The seas of Europe contain significant untapped renewable energy possibilities, ranging from significant wind potential to wave energy and floating solar generation. We must exploit these significant resources and produce renewable energy on a previously unimagined scale. From the Black Sea in the east to the Mediterranean in the south and the Baltic in the north, the potential is enormous.
From a technological and political standpoint, taking this step will be difficult. Numerous floating wind turbine wind farms will need to be built, and enormous volumes of renewable energy will need to be distributed to European consumers.
Member states must collaborate to plan and build the power lines necessary to ensure the efficient use of these resources. They also have to accomplish it at a hitherto unanticipated speed. As a result, it is critical that the offshore energy market is fit and equipped to drive the deployment of offshore energy.
This objective is attainable, but we will need to be visionary in order to achieve it. The Danish government’s approach to this dilemma is to build “energy islands” far out in the ocean.
The energy island will function as an offshore power plant as well as a hub for multiple offshore energy technologies, collecting and delivering green electricity to European consumers.
The great thing about the energy island concept is that it is scalable, which means that more offshore production and new power connections may be added over time. This provides the vision and flexibility that will be required to meet the EU Climate Law’s climate targets.
In November 2020, the European Commission proposed an offshore energy strategy, with a goal of at least 60 GW offshore energy by 2030 and 340 GW by 2050. This will be a significant boost over the present 12 GW of offshore wind capacity.
The goals are both high and well-known. However, I believe that by 2030, we may be even more aggressive in terms of increasing offshore wind power output.
By 2030, we should have taken significant progress toward achieving 340 GW. As a result, it’s critical that the offshore energy market is ready to drive the expansion of offshore energy deployment. This will necessitate a fair distribution of gains and effective pricing signals. With the offshore plan, the EU is creating a unified framework for offshore energy development as well as the tools needed to get there.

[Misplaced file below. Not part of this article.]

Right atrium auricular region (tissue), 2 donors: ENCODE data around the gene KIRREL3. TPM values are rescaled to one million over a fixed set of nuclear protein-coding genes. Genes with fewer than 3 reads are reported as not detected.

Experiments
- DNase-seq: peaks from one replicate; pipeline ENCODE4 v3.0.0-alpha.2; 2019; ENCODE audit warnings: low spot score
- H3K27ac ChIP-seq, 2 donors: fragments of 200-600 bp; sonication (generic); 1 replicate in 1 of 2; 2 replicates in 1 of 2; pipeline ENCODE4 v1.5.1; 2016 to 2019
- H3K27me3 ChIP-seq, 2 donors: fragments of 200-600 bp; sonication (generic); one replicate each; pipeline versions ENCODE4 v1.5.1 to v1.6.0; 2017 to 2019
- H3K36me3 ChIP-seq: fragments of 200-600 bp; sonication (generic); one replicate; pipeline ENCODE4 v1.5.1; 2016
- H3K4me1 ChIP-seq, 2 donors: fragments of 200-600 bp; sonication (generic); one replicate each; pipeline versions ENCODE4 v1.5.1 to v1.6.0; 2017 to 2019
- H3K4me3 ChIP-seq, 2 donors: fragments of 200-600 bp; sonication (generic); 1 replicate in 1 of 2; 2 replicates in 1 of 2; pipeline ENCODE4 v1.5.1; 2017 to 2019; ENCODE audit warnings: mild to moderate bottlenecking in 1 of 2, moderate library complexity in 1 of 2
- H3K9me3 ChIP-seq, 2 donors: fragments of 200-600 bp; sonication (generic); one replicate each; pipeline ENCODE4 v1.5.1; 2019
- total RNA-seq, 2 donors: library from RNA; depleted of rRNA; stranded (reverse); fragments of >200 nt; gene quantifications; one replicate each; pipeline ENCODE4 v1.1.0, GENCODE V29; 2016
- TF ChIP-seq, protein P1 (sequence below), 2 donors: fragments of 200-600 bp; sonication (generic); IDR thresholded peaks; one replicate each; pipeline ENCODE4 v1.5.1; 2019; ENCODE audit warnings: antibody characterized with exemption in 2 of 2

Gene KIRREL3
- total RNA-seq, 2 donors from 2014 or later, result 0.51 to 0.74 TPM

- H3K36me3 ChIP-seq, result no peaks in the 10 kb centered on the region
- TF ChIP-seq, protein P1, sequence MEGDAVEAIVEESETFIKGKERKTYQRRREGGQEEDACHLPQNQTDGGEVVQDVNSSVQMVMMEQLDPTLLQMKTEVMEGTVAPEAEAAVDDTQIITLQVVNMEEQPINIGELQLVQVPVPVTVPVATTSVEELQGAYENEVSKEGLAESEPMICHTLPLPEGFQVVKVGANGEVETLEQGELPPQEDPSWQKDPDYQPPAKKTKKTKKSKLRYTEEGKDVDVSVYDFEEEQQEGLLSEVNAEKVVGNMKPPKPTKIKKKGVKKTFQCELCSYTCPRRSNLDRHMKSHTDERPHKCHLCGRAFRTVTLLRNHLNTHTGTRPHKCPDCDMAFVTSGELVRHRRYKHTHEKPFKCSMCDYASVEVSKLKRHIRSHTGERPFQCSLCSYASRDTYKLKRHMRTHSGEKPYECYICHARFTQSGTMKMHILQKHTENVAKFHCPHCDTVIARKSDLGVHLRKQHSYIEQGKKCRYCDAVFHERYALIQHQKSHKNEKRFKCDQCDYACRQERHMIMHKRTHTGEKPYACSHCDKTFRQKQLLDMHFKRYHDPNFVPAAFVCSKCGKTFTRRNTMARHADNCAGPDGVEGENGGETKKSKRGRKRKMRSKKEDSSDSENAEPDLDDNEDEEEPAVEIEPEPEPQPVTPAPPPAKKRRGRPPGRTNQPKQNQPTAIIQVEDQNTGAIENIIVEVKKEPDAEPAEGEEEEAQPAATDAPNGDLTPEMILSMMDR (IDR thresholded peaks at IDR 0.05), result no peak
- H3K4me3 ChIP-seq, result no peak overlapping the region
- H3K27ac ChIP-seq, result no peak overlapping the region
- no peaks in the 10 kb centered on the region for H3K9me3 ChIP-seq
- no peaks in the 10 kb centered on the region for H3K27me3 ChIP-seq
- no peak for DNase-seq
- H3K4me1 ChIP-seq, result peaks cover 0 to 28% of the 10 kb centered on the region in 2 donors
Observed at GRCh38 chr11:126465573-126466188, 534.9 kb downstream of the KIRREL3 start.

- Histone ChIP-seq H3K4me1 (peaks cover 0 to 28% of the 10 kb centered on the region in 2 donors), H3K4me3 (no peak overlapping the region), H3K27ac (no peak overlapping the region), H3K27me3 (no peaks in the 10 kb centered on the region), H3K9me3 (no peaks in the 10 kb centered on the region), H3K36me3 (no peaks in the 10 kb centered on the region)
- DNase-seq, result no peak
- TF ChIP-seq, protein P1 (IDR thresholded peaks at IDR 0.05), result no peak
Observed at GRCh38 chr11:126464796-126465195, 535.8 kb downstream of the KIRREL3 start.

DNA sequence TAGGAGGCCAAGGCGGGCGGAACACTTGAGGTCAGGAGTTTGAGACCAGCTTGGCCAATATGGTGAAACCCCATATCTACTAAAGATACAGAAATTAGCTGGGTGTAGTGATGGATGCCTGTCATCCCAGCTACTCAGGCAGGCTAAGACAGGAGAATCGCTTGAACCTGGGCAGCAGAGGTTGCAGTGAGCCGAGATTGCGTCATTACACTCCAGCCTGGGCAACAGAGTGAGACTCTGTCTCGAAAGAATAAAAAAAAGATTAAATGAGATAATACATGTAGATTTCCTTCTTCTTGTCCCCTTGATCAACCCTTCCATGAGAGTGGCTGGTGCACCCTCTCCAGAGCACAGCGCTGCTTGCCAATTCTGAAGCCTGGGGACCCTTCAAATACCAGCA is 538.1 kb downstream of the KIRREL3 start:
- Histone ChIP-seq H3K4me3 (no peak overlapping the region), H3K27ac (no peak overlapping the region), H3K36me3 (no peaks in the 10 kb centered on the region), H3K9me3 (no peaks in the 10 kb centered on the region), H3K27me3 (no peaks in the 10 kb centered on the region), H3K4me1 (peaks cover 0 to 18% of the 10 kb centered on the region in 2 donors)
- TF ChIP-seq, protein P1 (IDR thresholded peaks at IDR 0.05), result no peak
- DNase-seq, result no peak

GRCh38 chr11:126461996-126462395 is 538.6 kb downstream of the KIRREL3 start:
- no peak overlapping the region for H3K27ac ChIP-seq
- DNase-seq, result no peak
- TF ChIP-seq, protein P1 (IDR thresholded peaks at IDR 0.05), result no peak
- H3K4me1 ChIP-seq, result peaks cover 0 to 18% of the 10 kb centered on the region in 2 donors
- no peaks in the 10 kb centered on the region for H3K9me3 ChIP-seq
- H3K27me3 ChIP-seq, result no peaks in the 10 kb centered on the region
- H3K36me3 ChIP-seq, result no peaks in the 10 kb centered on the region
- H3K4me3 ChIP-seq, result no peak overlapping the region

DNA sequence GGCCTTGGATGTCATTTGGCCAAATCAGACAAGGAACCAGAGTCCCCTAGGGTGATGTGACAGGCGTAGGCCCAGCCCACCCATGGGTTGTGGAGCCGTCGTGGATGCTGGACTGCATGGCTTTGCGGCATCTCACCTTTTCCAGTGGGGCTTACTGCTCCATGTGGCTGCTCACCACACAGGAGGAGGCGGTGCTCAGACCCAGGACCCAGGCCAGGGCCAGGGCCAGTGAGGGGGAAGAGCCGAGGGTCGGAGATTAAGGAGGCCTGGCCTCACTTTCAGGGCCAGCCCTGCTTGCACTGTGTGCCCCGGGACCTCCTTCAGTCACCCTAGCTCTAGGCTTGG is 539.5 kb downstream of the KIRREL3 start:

Member states must work together to plan and build the power lines that will ensure that these resources are used efficiently.
The European Parliament and the Member States should be able to track whether or not they are on track to meet their objectives. As a result, the Commission should establish a straightforward monitoring system and report every two years to Parliament and national governments on whether we are on course to fulfill the appropriate targets.
Drive down any European highway and you’ll notice high-voltage electricity lines following the road’s path. A complex electricity matrix of overground and subsurface power cables links Europe together, just as European roads do.
The infrastructure required to transport renewable energy to end users is just as crucial as putting wind turbines in Europe’s oceans. In fact, preparing onshore and offshore electricity infrastructure to allow the green transition should be a top priority.
Unfortunately, not all Member States have prioritized cross-border power lines. Despite the fact that they will be critical for establishing a flexible power flow that will provide all citizens with affordable and environmentally friendly energy.
It will be critical to connecting renewable energy production off the coast of Europe with consumption in Europe. We should already be planning the energy terminals that will receive and deliver offshore energy to the rest of Europe. This will also necessitate Member States following through on their promise to meet the EU’s connectivity objective of 15% of total energy generation.
Offshore wind is already a significant resource with a demonstrated commercial viability. With energy islands and a large buildout of offshore energy production, we can carry our adventure even farther, meeting the diverse demands of Member States. As a result, as part of the strategy, we must continue to encourage research.
Offshore energy development, scaling up, and commercialization The synergies between hydrogen and offshore renewable energy need to be further investigated. Renewable energy has a lot of potential for decarbonizing heavy transportation, shipping, and aviation. The potential of merging energy islands with hydrogen generation becomes even more practical with energy islands.
Europe has a strong chance of becoming the world leader in offshore energy, offering low-cost green energy to European homes while also ushering in the next phase of an industrial adventure.